While waiting for the paint to dry on the Class 37 project, I managed to add a few final touches to a ViTrains Class 47/7 that had been on my workbench for the past few months. Looking like a toy when first taken from the packaging, some distressing and weathering work, plus a little detailing, has produced a more authentic model. It's still not 100% ready yet - just a few tweaks are needed, including adding some Shawplan Laser Glazing.

When this '47' first came my way, I was tempted to strip it down and repaint it into something completely different. However, after a little more thought, I’d wondered about recreating an EWS '47' in its twilight years – which is how I remember them. Having had a break from railways in the late 1990s, I got back into watching real trains when I moved to York to work at the NRM. Many a free hour would be spent hanging around York station and I even went so far as to get myself a Platform 5 ‘ABC’ and started taking loco numbers again.
By this time, though, 'Voyagers', '66s' and '67s' were starting to take over and my enthusiasm for ‘spotting’ began to wane again, especially as the Virgin & RES '47s' became like hen’s teeth. After that, I can only remember EWS '47s' looking pretty knackered and out of use in places like Warrington Arpley and Crewe.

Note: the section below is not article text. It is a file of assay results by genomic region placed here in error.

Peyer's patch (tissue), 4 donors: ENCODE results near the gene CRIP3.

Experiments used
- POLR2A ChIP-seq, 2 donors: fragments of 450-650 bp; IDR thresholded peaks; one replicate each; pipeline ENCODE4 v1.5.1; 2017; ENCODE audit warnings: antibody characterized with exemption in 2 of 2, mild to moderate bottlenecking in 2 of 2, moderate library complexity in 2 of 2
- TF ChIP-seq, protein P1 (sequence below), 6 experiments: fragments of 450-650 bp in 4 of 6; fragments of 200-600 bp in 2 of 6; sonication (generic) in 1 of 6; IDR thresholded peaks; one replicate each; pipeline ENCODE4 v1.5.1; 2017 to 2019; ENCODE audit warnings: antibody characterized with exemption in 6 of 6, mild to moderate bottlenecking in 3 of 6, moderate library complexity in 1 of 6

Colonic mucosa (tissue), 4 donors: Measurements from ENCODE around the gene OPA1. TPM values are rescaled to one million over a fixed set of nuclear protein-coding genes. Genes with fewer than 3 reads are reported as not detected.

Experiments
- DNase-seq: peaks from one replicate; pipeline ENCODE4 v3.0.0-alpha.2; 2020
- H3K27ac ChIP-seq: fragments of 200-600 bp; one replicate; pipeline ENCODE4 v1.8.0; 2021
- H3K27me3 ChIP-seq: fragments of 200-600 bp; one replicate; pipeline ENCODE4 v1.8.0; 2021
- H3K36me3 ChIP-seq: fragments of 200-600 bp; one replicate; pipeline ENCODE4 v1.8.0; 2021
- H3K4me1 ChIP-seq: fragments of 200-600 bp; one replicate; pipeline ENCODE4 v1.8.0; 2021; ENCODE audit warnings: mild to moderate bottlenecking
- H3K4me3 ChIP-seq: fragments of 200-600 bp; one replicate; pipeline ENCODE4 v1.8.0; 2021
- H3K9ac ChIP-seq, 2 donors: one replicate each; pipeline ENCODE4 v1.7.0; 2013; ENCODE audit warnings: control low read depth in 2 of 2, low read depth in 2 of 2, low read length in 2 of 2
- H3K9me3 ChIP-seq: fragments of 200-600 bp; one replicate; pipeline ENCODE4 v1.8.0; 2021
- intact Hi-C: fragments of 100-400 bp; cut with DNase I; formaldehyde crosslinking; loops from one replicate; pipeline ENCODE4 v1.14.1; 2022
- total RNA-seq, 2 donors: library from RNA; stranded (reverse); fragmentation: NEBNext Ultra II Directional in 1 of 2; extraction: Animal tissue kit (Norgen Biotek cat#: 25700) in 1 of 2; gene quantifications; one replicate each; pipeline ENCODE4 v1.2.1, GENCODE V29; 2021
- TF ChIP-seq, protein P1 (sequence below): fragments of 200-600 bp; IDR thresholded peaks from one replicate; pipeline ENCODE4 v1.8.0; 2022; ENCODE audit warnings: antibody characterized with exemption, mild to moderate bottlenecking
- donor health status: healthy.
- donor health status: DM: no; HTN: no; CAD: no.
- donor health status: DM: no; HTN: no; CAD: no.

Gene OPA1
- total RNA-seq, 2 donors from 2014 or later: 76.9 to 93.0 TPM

With this in mind, I thought I’d have a go at distressing and de-naming this '47' to suggest a ‘Brush 4’ living on borrowed time. Besides, it’ll give my shed layout a bit of variety when running as an EWS depot. These images give an idea as to how this project has progressed; look out for a full demo of the weathering and distressing techniques in Model Rail.

Is it a toy or a scale model? Straight from the box, the model screams "Hey, I'm PLASTIC!". But the ViTrains model does have great potential, especially as Hattons are selling some of them for under £40 at the mo.

After treating with abrasives and solvents of varying description, a few embellishments were added, such as a replacement engine room access door in grey and a few TOPS number vinyls having peeled away to reveal white backing, as has been seen on a few EWS locos down the years. The Queen Mum nameplates had to go too - not for any political reasons, mind you...

The dodgy glazing has to go. A pack of Shawplan Laser Glazing is on my shopping list, which will be the icing on the cake for this model. As a platform for detailing and modification, the ViTrains model gets my vote over the competition. Especially at the bargain prices some retailers are offering on certain liveries; it pays to shop around.


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